Investigating the relationship between inflation, interest rate and unemployment amid Covid-19


Aim: The aim of the journal is to evaluate the relationship between inflation rate, interest rate and the unemployment rate during Covid-19.

Method: The study would proceed with secondary quantitative within which the data would be collected through the existing researches and annual reports. The data collection process would revolve around Covid-19 and the rise in inflation, interest and unemployment rate during this period. The data would comprise of 10 observations that would help to analyze through annual reports based on last five years. The outcome of journal would comprise of identifying the rise in uncertain activities during Covid-19 leading towards rise in complications.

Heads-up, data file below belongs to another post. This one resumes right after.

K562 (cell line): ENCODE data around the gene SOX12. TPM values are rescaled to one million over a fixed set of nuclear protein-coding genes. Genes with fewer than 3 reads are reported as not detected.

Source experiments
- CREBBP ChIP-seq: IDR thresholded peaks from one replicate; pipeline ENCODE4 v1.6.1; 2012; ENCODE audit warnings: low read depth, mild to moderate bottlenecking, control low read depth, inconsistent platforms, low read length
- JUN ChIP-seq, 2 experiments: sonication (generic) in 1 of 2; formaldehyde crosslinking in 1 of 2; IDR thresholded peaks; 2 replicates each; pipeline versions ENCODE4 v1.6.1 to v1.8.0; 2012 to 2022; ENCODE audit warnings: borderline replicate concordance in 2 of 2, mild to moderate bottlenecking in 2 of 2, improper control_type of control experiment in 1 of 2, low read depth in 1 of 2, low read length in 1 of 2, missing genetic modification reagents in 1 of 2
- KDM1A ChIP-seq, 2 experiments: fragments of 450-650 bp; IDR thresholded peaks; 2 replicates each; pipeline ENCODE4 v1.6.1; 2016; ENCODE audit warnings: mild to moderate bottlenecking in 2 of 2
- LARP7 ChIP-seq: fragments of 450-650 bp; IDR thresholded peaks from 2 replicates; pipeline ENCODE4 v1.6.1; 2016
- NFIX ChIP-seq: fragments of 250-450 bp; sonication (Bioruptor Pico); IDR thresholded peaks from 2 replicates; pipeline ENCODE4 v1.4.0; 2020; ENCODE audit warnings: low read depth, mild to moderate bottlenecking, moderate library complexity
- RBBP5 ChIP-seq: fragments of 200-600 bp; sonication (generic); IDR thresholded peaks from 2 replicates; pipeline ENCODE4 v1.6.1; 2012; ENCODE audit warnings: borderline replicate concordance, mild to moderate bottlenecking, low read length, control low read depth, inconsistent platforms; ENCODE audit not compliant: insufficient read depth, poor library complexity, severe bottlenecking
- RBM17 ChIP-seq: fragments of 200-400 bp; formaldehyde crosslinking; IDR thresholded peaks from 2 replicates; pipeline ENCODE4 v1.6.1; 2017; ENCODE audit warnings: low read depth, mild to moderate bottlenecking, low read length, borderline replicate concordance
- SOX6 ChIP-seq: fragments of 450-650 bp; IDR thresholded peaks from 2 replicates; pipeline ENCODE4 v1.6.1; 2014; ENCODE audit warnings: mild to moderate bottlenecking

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The relationship between interest rates, inflation, and unemployment for a country has been one of the most important and highly debated subjects in policy making circles of macroeconomics (Burdeken et al., 2020). Interest rate is a key policy tool of central banks of all countries which depicts the cost of borrowing, and conversely it also represents the reward of saving capital (Agenor et al., 2018). If interest rate is high, high cost of borrowing discourages the common public as well as business organizations from borrowing from private or government lenders such as banks. Alternatively, low interest rate encourages borrowing. Consequently, interest rate is also influential on supply of money and goods in a given market scenario. Although theoretically, the relationship between interest rate and inflation is majorly understood, the recent Covid-19 pandemic has thwarted the conventional relationship (Grohe et al., 2022). The multifarious devasting impact of the Covid-19 distorted markets which were already facing the issue of shrinking investment due to a short-term recession and United States-China trade war (Sheng et al., 2021). The rate of price growth over a given time period is known as inflation. Sometimes the level of inflation is expressed in general terms, such as the net price increases or the rise in the cost of living across the board.

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